The European Court of Human Rights has upheld an appeal brought against France in respect of the French courts decisions in favour of Prince Albert of Monaco, against Paris-Match.

In May 2005, Paris-Match published an article claiming that Prince Albert had an illegitimate son. The Prince’s French privacy claims succeeded because the Constitution of Monaco does not allow an illegitimate child to become monarch. As a consequence, the French courts determined there was no debate of general interest and Paris-Match was ordered to pay €50,000 and publish a full front-page feature, including details of the judgment. The conditions in respect of the feature were lessened on appeal, but the overall judgment was upheld.

The key challenge for the ECHR was to determine whether the article contributed to a debate of general interest. Whilst three judges believed the main purpose of the article was to appeal to public curiosity about Prince Albert’s private life, four judges ruled that there was a debate of general interest and therefore the French court judgments constituted an infringement of Paris-Match’s Article 10 rights to freedom of expression. Whilst the Prince was entitled to privacy, because of his political position, the ECHR’s view was that such individuals need to display a greater degree of tolerance.

This ruling is significant because in this instance the ECHR has substituted its view in place of a domestic court more willingly than it has done so in previous privacy cases. In setting out that the future of the Monegasque monarchy was a matter of political importance – irrespective of whether or not the child could succeed his father to the throne pending any changes to succession laws and Constitution – the ECHR ruled that there was legitimate public interest in knowing of the child’s existence and being able to debate the implications.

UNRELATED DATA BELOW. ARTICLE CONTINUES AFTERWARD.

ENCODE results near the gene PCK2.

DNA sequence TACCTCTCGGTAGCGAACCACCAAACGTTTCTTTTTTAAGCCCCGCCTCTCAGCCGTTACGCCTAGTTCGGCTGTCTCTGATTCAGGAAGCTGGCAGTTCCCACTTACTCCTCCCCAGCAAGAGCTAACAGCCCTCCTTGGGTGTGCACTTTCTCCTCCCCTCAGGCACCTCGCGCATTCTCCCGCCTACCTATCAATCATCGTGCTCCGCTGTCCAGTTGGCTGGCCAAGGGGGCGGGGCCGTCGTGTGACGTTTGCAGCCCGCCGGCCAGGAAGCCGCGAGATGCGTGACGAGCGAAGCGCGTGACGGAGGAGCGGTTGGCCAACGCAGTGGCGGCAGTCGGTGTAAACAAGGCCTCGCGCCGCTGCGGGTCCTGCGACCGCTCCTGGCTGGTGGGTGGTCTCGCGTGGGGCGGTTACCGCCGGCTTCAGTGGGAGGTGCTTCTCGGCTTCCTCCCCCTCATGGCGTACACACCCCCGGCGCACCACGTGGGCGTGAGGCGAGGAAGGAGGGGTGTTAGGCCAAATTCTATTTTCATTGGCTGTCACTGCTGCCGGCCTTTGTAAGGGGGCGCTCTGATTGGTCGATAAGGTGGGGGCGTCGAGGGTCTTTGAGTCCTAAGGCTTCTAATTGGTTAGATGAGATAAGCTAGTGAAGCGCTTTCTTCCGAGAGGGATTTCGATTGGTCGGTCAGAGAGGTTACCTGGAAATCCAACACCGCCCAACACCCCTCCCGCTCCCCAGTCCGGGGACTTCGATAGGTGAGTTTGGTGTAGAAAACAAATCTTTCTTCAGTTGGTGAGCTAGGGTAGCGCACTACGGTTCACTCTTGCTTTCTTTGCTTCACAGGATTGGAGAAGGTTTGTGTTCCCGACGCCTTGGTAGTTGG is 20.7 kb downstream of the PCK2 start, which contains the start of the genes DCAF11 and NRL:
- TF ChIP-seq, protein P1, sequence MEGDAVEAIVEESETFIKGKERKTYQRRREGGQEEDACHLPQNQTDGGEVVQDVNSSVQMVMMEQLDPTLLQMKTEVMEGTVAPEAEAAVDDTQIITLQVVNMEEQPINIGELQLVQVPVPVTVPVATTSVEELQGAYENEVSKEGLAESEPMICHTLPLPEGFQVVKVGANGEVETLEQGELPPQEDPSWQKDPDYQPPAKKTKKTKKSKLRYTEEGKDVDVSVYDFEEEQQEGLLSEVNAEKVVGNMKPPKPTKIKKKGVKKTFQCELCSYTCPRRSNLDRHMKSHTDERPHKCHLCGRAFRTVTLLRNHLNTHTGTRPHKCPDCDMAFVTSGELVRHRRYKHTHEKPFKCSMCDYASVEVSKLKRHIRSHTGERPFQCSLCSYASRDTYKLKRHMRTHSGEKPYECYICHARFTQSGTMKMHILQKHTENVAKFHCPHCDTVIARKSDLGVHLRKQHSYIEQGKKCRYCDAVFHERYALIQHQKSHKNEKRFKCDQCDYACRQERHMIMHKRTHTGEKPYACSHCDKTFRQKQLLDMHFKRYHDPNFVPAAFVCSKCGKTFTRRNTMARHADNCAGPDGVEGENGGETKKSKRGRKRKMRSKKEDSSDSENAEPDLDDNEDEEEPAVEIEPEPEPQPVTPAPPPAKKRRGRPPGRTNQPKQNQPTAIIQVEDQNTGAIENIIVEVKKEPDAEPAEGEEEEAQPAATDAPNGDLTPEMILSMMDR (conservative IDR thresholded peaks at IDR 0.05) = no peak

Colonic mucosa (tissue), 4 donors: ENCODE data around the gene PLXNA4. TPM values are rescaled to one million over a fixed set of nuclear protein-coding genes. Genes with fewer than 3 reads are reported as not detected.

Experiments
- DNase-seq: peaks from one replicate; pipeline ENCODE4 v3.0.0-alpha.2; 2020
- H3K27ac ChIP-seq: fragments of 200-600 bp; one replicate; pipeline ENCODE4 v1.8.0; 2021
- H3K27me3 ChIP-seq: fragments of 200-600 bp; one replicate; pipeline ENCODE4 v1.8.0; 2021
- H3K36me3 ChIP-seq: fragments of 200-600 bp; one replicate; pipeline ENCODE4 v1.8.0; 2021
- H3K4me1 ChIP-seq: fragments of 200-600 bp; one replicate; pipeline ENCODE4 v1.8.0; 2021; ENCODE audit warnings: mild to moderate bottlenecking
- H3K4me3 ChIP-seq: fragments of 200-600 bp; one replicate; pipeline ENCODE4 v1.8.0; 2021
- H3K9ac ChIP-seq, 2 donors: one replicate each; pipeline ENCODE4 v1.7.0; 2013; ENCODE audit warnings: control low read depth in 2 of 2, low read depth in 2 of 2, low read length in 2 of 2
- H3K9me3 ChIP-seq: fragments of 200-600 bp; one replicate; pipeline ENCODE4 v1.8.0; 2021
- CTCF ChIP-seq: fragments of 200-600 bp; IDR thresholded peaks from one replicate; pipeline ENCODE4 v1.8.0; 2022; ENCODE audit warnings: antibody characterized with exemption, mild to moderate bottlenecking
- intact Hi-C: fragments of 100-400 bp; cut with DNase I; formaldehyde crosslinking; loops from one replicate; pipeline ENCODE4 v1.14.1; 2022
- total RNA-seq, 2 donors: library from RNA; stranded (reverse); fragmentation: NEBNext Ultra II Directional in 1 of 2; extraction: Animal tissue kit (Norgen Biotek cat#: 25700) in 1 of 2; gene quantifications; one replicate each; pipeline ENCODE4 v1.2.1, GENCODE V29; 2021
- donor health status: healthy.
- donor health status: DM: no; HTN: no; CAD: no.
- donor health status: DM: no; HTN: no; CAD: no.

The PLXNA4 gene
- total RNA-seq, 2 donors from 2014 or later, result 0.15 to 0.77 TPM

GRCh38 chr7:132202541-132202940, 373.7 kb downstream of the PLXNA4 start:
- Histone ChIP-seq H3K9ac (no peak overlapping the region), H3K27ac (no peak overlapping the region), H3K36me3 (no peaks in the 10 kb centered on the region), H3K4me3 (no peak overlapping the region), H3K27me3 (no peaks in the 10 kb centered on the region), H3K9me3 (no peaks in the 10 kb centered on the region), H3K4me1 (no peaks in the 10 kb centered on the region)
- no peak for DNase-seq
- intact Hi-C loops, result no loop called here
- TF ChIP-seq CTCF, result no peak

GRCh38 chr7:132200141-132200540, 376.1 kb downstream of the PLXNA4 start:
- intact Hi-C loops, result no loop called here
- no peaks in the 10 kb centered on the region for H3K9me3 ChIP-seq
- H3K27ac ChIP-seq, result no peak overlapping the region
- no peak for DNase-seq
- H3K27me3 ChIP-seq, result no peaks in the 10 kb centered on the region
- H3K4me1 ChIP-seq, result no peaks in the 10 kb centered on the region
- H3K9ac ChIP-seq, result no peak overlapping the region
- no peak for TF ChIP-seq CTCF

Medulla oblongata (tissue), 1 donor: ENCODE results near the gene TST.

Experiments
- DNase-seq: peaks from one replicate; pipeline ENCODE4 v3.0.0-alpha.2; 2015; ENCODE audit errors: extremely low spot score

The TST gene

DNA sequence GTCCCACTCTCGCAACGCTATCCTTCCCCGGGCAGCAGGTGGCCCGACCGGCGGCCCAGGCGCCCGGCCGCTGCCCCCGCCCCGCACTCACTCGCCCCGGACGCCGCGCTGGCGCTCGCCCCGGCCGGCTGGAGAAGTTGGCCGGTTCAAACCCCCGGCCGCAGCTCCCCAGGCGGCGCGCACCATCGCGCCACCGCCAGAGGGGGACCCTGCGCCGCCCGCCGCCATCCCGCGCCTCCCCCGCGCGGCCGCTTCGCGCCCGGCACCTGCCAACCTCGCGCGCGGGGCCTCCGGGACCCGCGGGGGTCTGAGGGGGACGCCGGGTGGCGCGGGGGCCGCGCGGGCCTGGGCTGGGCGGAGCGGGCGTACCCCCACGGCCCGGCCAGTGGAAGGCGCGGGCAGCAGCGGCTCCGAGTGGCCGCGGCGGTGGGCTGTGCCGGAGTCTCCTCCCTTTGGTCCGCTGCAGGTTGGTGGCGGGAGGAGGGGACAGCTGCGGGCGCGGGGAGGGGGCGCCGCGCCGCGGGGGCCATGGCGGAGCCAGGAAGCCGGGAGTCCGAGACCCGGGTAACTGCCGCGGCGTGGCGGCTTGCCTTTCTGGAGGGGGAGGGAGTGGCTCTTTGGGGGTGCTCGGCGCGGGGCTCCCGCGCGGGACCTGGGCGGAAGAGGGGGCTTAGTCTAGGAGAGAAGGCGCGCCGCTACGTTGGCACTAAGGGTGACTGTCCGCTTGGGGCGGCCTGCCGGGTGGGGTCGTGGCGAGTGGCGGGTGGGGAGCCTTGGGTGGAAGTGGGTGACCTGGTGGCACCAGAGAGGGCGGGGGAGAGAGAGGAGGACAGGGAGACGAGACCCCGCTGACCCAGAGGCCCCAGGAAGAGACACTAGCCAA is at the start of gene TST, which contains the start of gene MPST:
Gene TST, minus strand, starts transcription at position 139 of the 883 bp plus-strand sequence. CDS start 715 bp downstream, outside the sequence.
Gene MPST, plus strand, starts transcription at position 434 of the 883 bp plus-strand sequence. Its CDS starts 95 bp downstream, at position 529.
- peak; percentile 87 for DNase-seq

Were the English courts to consider a similar case, they would almost certainly adopt the same position as the ECHR (and German courts who ruled against the Prince in favour of German publications containing the same information). In its ruling, the ECHR noted that a royal baby was of particular interest in countries with hereditary monarchies. That could not be truer here and English courts would most likely be sympathetic to the argument that such articles help to stimulate debate on succession laws and the monarchy. The birth of Prince George and changes in succession laws implemented prior to his birth attest to both of these points.

Whilst the case should not materially alter the English courts’ view of what constitutes debates of general interest, the ECHR judgment suggests that the remedy contained in section 12 of the Defamation Act 2013 – an order requiring publication of a summary of the judgment – will not breach Article 10 rights of defendants. We await the reaction to a Court granting this remedy with anticipation.